From Job to Calling: Vocational Identity and the Role of Apprenticeship
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In a longitudinal study of bakers’ apprentices, reluctant or ambivalent entrants to the work of baking, discovered an affinity for their work through processes of belonging to a workplace, becoming and being bakers. Through extensive, thorough and at times demanding engagement with bakers’ work and the forging of strong personal relationships with other workers, apprentices developed a ‘passion for the trade’. Therefore, for some of these apprentices, work had become not just a means to earn a living, but a form of vocation. Given that individuals’ live spans consists of a long component of time at work, it is important to understand the role of apprenticeship in forming robust occupational identity. It is especially significant where apprenticeships lead to transformation of workers’ perspectives of work being more than a job, and the development of work as a form of vocation or calling. This article explores the mechanisms supporting the ways in which affiliation to work, engagement in skilled practice and the formation of an attachment to occupational identity, occur. The article illuminates aspects of apprenticeship supporting the transformation of individuals’ perspectives on work from just a job to a calling. In so doing, artisanal work is provided with the recognition it deserves, as a viable and sustainable career choice into the uncertainties and challenges of future work.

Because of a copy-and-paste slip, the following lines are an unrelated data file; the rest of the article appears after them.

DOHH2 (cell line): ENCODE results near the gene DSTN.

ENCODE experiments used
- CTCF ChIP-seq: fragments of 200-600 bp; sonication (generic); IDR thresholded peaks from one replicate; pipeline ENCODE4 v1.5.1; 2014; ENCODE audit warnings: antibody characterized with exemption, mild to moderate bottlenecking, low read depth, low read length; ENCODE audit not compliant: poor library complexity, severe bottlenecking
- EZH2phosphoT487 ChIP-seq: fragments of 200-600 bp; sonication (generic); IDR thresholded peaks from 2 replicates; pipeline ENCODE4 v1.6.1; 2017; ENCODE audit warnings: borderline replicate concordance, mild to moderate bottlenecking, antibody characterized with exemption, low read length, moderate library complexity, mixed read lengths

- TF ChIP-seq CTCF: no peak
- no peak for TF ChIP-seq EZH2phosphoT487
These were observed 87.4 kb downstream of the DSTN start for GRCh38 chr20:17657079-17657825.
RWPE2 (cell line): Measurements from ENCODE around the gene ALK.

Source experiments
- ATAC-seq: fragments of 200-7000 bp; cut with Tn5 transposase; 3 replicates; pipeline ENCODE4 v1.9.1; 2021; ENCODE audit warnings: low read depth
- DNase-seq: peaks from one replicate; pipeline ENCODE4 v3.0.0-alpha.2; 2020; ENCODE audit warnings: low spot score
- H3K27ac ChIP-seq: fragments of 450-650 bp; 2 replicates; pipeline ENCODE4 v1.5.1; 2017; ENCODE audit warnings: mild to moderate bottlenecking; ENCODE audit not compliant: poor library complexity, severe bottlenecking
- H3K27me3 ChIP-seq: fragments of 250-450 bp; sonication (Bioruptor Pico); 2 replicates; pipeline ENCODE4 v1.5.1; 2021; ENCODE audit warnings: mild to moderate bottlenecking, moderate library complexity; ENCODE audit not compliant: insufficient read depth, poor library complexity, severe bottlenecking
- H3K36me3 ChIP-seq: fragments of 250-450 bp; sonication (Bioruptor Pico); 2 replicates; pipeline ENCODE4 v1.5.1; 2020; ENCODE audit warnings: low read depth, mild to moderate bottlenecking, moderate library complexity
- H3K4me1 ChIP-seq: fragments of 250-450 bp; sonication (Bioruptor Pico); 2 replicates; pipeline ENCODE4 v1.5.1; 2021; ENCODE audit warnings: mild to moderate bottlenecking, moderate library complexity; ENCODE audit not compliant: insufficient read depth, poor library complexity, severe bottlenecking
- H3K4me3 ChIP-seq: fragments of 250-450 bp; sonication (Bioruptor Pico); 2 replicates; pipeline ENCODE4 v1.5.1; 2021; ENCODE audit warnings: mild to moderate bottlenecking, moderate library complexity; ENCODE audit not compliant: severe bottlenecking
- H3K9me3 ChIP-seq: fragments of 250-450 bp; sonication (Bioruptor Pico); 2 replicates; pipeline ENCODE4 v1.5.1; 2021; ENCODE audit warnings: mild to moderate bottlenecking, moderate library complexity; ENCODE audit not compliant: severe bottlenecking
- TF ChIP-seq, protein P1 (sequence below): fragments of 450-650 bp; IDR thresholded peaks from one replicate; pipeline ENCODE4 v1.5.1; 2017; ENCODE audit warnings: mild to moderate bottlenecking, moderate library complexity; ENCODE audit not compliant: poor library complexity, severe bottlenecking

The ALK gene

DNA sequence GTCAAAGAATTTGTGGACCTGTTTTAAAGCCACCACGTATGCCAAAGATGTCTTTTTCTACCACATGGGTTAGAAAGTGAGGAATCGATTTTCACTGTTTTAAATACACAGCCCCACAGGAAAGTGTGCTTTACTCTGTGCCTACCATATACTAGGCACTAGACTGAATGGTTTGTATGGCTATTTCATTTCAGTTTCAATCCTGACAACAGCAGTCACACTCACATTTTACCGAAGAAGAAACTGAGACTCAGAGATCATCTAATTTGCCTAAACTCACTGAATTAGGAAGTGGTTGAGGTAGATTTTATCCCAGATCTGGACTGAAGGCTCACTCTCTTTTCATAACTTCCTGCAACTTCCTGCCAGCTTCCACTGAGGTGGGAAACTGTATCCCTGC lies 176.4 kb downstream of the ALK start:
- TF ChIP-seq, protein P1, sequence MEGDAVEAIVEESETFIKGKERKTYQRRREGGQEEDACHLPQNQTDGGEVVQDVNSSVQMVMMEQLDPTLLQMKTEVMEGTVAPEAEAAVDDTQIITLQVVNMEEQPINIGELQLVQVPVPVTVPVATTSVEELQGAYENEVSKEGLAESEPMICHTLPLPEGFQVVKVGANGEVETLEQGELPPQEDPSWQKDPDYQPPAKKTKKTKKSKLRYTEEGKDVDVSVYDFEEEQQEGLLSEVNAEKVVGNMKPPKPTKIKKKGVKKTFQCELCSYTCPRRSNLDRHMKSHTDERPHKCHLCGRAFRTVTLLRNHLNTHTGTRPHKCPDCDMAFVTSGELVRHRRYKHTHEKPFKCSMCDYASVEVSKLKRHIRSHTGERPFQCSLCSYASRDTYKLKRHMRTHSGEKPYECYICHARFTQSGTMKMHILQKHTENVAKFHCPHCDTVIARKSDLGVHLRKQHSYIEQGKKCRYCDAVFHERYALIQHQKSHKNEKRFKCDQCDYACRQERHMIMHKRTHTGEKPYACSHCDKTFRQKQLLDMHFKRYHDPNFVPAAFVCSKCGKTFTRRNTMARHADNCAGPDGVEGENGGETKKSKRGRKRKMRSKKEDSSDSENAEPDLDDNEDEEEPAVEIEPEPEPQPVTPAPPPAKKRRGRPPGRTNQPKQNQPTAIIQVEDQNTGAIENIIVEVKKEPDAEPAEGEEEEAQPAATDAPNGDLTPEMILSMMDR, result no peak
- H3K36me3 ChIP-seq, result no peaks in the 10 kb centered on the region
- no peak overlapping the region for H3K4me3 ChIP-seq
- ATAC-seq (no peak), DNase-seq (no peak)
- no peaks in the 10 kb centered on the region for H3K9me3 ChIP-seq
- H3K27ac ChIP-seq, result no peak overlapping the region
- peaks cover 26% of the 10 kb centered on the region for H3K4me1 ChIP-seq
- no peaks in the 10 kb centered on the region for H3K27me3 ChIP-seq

KeywordsOccupational identity Apprenticeship Vocational education Vocation
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